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Photo: Win McNamee/Getty Images

The White House was caught flat-footed by the explosive content in "Fear," Bob Woodward's new book on the Trump administration, as nobody on senior staff had seen a copy when the Washington Post published the excerpts yesterday, according to sources with direct knowledge.

The big picture: White House officials have finally obtained a copy and are now poring over it, but as the day rolled on yesterday, staff met to discuss strategies to push back — all while President Trump’s mood worsened and TV coverage shifted from Brett Kavanaugh's confirmation hearings to the book.

  • By last evening, some key officials thought the best strategy would be to go after Woodward personally by highlighting criticisms of his reporting and sourcing from the books he wrote on Barack Obama and George W. Bush.
  • Senior officials know they have a problem with Woodward. "The problem is his credibility," a source with direct knowledge told me. "They know they can’t give him the Michael Wolff treatment." Wolff, who authored the bombshell "Fire and Fury" was notoriously averse to basic fact-checking — and could be more easily dismissed. Woodward, by contrast, has hundreds of hours of tapes and made every effort to talk to all the main players.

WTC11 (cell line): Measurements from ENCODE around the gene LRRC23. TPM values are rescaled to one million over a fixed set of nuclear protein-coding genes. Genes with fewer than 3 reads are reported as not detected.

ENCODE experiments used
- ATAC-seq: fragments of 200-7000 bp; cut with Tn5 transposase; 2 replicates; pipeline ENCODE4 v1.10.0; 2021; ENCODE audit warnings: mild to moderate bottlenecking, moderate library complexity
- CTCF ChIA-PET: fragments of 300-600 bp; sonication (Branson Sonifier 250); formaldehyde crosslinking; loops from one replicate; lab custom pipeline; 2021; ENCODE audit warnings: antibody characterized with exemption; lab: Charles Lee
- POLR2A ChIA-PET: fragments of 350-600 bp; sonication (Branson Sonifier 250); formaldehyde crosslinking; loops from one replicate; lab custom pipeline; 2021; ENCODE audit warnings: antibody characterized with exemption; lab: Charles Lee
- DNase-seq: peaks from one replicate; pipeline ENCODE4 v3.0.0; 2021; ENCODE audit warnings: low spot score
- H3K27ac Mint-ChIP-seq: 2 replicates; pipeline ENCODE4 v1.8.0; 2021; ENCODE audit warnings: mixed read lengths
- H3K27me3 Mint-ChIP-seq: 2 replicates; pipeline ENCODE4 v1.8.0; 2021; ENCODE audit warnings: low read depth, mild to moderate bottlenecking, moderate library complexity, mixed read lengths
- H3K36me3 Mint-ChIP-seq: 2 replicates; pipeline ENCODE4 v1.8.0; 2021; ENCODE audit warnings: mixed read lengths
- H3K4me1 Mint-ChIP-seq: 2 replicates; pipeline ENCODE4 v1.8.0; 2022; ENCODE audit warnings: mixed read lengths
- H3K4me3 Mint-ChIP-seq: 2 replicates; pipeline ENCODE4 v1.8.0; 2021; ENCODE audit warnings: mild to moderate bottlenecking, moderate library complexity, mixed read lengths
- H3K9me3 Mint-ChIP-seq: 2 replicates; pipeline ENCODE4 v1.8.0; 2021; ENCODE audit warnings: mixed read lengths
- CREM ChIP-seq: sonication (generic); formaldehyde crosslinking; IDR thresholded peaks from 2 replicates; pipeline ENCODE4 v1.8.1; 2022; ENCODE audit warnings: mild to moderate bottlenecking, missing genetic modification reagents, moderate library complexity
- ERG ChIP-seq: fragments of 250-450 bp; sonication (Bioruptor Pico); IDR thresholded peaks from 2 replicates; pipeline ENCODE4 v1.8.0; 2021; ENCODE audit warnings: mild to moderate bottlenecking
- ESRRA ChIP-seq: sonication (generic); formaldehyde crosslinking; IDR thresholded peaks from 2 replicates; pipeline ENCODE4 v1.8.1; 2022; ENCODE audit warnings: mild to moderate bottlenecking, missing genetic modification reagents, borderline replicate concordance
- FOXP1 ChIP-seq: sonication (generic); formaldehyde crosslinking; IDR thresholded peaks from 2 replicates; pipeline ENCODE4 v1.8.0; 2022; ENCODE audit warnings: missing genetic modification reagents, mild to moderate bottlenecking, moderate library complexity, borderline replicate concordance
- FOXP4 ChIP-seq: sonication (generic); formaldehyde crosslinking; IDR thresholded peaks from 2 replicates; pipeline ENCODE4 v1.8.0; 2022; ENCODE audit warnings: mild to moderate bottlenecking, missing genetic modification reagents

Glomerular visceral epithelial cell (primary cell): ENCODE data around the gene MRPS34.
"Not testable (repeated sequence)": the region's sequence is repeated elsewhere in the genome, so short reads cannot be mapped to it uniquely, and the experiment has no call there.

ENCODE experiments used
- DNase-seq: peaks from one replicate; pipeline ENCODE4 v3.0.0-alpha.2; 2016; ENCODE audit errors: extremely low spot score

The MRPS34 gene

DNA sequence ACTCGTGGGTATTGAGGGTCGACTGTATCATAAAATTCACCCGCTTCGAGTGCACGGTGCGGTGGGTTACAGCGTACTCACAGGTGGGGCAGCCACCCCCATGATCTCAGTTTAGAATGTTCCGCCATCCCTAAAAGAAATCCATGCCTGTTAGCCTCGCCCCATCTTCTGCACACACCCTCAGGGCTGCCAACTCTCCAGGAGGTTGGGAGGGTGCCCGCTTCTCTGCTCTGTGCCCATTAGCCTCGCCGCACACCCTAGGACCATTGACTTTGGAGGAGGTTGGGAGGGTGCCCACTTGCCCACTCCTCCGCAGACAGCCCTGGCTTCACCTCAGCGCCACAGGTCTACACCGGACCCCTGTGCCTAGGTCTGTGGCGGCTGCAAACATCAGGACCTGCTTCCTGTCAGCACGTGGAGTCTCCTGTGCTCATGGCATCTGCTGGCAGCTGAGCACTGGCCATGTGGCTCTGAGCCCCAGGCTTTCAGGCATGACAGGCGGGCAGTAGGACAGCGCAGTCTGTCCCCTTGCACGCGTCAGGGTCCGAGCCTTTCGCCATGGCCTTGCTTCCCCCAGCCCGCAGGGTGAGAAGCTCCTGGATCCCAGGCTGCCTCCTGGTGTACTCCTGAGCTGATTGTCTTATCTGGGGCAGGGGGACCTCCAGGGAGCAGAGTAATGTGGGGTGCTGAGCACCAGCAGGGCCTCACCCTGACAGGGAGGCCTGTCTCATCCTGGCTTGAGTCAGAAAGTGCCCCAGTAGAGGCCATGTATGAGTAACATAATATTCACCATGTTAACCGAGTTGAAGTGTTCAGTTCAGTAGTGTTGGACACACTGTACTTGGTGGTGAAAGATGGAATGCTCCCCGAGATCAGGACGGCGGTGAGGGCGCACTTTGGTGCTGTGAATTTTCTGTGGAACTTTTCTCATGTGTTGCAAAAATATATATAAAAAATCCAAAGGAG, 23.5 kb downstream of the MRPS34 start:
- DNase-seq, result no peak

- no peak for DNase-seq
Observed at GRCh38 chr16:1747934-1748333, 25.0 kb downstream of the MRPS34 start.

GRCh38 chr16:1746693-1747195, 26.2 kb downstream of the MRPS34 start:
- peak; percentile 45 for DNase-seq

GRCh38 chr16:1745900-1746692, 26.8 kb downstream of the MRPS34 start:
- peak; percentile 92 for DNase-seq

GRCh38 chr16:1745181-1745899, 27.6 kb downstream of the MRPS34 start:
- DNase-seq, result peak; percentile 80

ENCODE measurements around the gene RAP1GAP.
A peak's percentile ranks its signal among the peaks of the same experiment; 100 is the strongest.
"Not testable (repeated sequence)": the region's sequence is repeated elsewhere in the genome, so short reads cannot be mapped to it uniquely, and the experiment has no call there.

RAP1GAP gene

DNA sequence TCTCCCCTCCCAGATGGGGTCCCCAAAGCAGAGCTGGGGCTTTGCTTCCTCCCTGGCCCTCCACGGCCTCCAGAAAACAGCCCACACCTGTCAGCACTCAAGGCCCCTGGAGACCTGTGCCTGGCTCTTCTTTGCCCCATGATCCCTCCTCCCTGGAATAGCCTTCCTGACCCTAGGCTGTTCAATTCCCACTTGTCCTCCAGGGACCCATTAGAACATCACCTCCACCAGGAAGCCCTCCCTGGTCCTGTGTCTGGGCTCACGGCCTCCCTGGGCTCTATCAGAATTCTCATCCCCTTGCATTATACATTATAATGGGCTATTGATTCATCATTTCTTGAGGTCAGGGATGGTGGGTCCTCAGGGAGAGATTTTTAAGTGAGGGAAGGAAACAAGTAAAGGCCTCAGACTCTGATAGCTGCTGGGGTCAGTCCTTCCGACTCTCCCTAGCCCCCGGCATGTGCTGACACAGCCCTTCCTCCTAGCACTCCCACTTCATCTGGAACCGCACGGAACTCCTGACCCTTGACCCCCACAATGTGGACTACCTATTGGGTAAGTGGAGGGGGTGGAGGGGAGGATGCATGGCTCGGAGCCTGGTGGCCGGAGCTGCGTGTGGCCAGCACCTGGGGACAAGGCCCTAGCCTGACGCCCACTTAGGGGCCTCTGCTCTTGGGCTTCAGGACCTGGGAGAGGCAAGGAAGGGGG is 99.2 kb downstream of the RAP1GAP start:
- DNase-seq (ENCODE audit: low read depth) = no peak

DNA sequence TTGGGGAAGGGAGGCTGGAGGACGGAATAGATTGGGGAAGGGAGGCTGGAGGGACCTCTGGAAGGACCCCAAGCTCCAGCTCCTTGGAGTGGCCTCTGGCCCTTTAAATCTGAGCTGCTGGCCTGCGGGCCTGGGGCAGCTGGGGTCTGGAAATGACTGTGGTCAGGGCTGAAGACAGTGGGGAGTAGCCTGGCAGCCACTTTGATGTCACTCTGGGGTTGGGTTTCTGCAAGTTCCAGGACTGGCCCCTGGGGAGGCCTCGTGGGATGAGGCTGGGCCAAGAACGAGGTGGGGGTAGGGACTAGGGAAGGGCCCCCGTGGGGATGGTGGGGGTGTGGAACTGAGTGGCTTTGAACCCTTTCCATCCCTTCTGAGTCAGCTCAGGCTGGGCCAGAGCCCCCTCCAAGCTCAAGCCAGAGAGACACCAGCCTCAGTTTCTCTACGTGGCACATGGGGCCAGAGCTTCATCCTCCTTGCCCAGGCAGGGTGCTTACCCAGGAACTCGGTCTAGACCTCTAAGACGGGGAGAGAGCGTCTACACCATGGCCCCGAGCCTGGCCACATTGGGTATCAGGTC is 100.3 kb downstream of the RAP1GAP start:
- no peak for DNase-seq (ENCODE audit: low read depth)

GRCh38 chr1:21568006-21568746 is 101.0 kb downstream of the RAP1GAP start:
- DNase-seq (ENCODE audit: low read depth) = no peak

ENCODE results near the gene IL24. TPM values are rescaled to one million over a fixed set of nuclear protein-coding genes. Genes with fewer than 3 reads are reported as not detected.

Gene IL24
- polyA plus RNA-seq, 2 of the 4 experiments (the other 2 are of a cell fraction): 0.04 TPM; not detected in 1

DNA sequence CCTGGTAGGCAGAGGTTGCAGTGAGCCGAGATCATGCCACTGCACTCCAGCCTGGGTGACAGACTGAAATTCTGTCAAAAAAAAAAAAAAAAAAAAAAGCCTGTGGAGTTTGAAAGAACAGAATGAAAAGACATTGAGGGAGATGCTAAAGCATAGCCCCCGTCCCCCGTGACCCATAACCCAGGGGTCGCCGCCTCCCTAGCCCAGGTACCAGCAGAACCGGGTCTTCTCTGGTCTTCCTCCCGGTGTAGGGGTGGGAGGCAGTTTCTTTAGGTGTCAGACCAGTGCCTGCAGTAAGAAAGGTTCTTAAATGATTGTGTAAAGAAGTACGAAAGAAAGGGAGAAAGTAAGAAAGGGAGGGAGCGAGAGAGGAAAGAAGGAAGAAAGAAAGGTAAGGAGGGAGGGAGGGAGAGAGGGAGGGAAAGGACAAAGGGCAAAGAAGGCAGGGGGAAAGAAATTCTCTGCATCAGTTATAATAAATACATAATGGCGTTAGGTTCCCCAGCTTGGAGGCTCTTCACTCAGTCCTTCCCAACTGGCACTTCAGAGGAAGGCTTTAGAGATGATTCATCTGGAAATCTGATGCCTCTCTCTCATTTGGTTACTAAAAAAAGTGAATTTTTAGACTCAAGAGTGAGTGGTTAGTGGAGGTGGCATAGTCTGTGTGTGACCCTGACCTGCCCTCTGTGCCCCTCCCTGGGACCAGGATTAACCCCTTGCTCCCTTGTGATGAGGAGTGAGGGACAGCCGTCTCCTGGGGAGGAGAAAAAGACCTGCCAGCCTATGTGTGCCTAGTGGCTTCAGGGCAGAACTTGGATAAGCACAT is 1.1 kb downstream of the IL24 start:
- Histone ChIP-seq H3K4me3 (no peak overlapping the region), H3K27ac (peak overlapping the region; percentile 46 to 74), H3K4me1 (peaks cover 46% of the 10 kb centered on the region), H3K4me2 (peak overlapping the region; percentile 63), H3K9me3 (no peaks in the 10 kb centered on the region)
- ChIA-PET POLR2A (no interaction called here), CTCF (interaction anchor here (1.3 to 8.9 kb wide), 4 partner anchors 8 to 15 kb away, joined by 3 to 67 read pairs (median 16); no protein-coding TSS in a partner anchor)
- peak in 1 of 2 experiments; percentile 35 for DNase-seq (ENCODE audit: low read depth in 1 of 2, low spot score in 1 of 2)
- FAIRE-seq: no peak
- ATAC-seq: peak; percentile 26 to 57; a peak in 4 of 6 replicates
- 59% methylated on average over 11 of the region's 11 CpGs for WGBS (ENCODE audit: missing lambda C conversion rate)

• Worth noting: The White House failed to obtain a copy of former staffer Omarosa's book before it landed as well.

Trump's response last night to The Daily Caller: "It’s just another bad book. He’s had a lot of credibility problems. ... I probably would have preferred to speak to him, but maybe not. I think it probably wouldn’t have made a difference in the book. He wanted to write the book a certain way."

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Tim Scott hopes to reintroduce version of GOP police reform bill

Photo: Stefani Reynolds/Bloomberg via Getty Images

Sen. Tim Scott (R-S.C.) told reporters Wednesday he plans to reintroduce his police reform bill or a similar proposal in the coming weeks and that he has discussed a potential compromise with Rep. Karen Bass (D-Calif.) and Sen. Cory Booker (D-N.J.).

Why it matters: Eyes have again turned to Washington to take steps to address police reform in the wake of Derek Chauvin's guilty verdict Tuesday, after efforts stalled in Congress last year.

Biden announces small business tax credits for vaccine PTO

Photo: Doug Mills/The New York Times/Bloomberg via Getty Images

President Biden on Wednesday called on all employers to provide workers paid time off to get vaccinated or recover from COVID side effects, and said he'll include a paid tax credit for small businesses that do so.

Why it matters: The Biden administration sees workplaces as highly influential in making shots more convenient for working adults who are in high-risk industries.

White House unveils plans for high-profile climate summit

Illustration: Aïda Amer/Axios

The Biden administration offered new details this morning about the big, virtual climate summit Thursday and Friday and signaled they expect new emissions reduction and climate finance commitments from multiple countries.

Driving the news: The administration said 40 heads of state would attend, including Russian President Vladimir Putin and President Jair Bolsonaro of Brazil.